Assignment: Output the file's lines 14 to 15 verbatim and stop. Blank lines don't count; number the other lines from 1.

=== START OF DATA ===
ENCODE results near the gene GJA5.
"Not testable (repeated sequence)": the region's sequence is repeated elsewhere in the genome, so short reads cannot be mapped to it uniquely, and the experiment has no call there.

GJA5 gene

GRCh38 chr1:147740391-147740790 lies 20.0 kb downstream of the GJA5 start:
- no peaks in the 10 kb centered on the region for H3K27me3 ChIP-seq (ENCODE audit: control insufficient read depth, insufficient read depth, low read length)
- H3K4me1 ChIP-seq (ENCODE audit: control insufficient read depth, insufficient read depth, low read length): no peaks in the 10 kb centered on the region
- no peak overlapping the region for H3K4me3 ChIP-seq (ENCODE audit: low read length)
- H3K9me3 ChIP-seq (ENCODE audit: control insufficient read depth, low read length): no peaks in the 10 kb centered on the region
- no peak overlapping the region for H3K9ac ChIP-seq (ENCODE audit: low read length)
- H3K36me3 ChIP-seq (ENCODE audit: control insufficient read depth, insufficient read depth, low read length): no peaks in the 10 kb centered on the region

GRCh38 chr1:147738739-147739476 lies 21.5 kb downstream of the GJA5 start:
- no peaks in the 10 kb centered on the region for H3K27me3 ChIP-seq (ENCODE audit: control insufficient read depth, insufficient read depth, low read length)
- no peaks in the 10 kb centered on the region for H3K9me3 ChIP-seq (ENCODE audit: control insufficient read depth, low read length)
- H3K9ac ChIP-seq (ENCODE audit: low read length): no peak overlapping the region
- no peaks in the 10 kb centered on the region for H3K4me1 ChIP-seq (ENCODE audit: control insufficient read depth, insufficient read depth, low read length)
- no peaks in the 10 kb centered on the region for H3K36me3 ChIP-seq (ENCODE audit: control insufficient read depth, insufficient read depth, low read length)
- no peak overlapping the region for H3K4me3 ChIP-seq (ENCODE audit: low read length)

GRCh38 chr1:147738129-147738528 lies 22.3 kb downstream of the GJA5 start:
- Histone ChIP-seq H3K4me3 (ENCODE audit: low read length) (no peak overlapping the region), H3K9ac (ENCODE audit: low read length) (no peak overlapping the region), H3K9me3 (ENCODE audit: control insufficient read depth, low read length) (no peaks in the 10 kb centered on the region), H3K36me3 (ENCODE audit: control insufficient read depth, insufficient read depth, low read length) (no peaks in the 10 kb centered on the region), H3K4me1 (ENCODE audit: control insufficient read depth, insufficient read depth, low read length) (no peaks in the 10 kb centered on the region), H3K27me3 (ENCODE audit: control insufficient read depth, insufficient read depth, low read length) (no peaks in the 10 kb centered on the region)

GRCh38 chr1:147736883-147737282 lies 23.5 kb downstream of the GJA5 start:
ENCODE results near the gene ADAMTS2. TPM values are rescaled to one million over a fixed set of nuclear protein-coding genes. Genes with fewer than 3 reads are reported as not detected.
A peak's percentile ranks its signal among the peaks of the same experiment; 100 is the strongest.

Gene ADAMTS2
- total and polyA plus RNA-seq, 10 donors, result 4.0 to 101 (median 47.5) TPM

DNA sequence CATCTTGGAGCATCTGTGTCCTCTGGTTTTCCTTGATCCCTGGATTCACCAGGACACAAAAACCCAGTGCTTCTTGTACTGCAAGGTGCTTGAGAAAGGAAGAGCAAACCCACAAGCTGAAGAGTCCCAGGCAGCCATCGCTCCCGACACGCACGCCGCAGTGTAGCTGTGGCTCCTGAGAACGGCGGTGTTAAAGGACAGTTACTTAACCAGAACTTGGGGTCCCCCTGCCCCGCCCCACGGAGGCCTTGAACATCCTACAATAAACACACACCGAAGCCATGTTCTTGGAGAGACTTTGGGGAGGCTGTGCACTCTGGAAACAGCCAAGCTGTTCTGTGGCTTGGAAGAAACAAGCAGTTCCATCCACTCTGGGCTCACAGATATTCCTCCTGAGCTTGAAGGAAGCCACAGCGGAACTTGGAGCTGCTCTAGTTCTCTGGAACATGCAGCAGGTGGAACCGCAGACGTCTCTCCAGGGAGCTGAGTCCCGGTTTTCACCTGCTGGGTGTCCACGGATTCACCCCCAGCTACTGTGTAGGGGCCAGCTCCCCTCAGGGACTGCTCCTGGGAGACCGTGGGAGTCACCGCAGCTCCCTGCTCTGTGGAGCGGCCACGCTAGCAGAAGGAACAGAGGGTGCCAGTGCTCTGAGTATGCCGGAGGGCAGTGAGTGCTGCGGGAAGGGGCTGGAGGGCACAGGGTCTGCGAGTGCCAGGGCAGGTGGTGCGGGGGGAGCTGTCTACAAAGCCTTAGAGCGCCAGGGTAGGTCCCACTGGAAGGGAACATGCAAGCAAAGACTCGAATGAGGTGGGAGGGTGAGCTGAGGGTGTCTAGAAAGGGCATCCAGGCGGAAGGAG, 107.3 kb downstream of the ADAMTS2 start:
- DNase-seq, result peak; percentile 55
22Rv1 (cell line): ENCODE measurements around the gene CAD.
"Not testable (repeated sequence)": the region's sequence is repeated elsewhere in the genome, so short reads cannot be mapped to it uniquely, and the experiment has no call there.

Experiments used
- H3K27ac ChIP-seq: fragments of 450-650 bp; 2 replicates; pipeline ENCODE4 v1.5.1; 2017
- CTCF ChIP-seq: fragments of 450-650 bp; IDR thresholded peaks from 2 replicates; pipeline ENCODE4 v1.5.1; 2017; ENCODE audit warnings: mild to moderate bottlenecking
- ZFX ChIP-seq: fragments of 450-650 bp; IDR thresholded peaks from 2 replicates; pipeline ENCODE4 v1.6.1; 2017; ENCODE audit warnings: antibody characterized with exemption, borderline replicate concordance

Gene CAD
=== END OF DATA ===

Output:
- H3K9ac ChIP-seq (ENCODE audit: low read length): no peak overlapping the region
- no peaks in the 10 kb centered on the region for H3K4me1 ChIP-seq (ENCODE audit: control insufficient read depth, insufficient read depth, low read length)